Rating: 8 out of 10
I first read Howl’s Moving Castle in the 3rd or 4th grade, can’t really remember, and after reading House of Many Ways, reviewed in the previous post, I wanted to read it again! In reality this is probably the third or fourth time I’ve re-read it…
Sophie Hatter is doomed to a normal and boring life. As the eldest of three girls, she knows that her future will not include a charming prince, fabulous riches, or any magical ability–as everyone knows from the old fairytales, adventures are always left to the youngest of 3 siblings. Even worse, her family is actually quite prosperous, not poor and hungry like all the stories say one must be in order to go on a quest and having a happy ending. Her stepmother Fanny, really isn’t the least bit evil, and treats Sophie as if she were her own natural daughter.
Things change when Sophie’s father dies and leaves some debt to his family; in order to keep everything running, Fanny sends the two younger girls out to apprenticeships–Lettie (the 2nd oldest sister) to a bakery, and Martha (the youngest, and the one with the most chance of making her fortune) to a witch named Mrs. Fairfax in order to learn magic. Sophie stays on at the family’s hat shop, where she makes hats all day and generally lives a dull existence. She starts talking to her hats in order to pass the time, and her hats eventually become extremely popular. Popular enough to attract the attention of the Witch of the Waste, who sweeps in and places a curse on Sophie, turning her in to an old lady!
Sophie leaves town, afriad her family will see her in this state, and catches a ride on the mysterious flying castle of the Wizard Howl, who is known to be extremely evil and partial to eating the hearts and souls of beautiful young girls. She meets Michael, Howl’s apprentice, and Calcier, the fire demon who keeps the castle running. Sophie learns that the castle isn’t really a castle at all, but it has a magic door with a special colored knob–each color, when turned, lets the door open onto different locations.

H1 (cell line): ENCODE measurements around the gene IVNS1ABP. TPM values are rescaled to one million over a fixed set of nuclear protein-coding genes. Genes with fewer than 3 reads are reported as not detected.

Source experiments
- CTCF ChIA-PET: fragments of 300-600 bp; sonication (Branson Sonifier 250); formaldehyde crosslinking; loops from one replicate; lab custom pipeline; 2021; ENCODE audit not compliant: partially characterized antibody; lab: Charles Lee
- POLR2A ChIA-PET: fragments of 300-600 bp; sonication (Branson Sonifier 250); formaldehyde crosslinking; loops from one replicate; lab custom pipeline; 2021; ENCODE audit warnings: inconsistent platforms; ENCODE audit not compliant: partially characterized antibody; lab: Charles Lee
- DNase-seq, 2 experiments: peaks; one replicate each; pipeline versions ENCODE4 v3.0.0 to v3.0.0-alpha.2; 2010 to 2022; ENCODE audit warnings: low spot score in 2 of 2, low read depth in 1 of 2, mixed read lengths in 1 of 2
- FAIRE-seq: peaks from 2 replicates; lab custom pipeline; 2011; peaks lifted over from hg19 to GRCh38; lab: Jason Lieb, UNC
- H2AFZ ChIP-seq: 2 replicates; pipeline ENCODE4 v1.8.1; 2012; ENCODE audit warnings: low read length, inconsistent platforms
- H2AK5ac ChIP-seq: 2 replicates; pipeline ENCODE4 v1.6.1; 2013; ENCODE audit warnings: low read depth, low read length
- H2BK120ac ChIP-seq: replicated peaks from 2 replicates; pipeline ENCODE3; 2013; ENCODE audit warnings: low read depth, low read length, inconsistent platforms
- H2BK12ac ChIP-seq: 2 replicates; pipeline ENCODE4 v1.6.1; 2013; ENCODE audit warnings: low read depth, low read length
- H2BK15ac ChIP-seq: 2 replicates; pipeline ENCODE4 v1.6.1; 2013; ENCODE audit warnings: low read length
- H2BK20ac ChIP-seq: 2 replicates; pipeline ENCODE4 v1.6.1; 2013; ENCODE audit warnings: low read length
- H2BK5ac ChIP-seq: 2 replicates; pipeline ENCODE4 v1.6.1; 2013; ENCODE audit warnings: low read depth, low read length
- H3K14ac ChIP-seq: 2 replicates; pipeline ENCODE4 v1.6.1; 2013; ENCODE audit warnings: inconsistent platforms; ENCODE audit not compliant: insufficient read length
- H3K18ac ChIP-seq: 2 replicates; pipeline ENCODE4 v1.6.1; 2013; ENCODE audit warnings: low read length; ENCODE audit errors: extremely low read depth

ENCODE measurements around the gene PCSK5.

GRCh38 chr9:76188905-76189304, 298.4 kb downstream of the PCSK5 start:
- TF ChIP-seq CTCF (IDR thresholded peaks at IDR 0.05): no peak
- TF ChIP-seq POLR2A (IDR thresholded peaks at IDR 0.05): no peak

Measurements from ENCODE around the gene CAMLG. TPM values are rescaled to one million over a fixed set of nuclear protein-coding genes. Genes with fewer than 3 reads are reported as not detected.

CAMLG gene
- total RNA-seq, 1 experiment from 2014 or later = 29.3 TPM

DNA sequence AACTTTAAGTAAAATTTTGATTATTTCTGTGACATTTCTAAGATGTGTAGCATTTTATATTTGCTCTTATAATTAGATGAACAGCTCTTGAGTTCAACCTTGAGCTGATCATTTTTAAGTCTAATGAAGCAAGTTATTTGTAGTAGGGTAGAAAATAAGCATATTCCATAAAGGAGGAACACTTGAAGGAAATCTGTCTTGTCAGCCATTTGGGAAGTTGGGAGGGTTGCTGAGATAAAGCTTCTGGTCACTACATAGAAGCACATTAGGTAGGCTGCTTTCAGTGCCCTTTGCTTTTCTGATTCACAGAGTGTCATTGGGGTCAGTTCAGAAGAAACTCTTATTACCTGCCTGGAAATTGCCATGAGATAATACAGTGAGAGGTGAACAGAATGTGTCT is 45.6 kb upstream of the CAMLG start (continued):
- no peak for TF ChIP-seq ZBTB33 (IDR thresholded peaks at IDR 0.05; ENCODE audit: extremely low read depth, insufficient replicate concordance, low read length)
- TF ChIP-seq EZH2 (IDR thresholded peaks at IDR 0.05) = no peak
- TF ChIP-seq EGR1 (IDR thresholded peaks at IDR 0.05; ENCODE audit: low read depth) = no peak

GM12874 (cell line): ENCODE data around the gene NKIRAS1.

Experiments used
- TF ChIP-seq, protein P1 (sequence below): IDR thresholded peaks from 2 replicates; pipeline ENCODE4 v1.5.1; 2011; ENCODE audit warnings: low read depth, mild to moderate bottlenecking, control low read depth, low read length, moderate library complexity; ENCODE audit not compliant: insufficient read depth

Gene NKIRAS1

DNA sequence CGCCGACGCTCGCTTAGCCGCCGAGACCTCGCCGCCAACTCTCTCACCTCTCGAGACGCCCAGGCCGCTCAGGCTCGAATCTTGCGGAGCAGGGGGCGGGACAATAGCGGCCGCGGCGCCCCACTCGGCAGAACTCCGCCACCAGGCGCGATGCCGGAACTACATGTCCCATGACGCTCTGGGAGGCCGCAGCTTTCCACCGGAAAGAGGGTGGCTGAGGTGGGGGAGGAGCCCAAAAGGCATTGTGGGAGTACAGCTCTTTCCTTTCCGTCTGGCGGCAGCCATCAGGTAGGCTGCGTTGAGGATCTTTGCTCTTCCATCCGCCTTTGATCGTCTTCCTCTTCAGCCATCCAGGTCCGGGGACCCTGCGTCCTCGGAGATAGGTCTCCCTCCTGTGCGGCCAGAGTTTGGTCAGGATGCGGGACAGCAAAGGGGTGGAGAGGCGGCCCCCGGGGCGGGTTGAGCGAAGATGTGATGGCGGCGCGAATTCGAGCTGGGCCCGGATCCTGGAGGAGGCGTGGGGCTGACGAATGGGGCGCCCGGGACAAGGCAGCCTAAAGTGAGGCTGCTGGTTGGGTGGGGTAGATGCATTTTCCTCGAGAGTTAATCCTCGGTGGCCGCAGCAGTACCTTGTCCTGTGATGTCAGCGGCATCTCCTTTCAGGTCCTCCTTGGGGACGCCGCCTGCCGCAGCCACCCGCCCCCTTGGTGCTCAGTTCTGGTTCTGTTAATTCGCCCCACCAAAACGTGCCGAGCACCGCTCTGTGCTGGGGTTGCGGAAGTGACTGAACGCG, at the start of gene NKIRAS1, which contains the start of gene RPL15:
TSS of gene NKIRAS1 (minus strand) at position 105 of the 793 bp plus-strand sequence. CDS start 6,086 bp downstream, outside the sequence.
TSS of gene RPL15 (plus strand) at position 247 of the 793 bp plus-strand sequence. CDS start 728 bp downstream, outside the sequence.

The Wizard Howl himself is a dilemma; he’s vain, self-centered, and seems to completely ignore Sophie for the first few days she stays on in the castle, claiming to be an old cleaning lady. He spends all his time chasing girls, and dropping them the minute they start returning his interest. But at the same time he is kind to poor townspeople needing magical spells, and has a connection to a strange mysterious place called Wales, England…
Sophie soon finds out that other things are going wrong in the world–the King’s brother and Royal Wizard have gone missing, and the Witch of the Waste is making trouble for everyone. Then there’s her own old-lady curse that needs figuring out.
I’m on a Diana-Wynne-Jones binge right now, after reading House of Many Ways. I finished Howl’s Moving Castle in a few hours, and am currently reading The Dark Lord of Derkholm.
I really enjoyed Howl’s Moving Castle, I do everytime I read it, and it’s a good mix of humor, adventure, and all the crazy original ideas that Jones comes up with. She also has a way of pulling everything together really well in the end. Minor characters you briefly hear about in the beginning turn out to have connections to the larger plot and end up being more important than you realized.
Hayao Miyazaki, remarkable Japanese animator, made a film based on Jones’ book, also titled Howl’s Moving Castle. When I first heard that Miyazaki, film-genius, and Jones, writing-genius, were basically making a joint creation, I thought it was the best thing ever. I enjoyed the movie too, even though it didn’t completely follow Jones’ original plot. This was the first time I’d re-read it since seeing the movie, and a lot of the movie images and voices turned up while I was reading.
Howl’s Moving Castle also has a pseudo-sequel, called Castle in the Air. Also good, and involves some of the characters from the first book.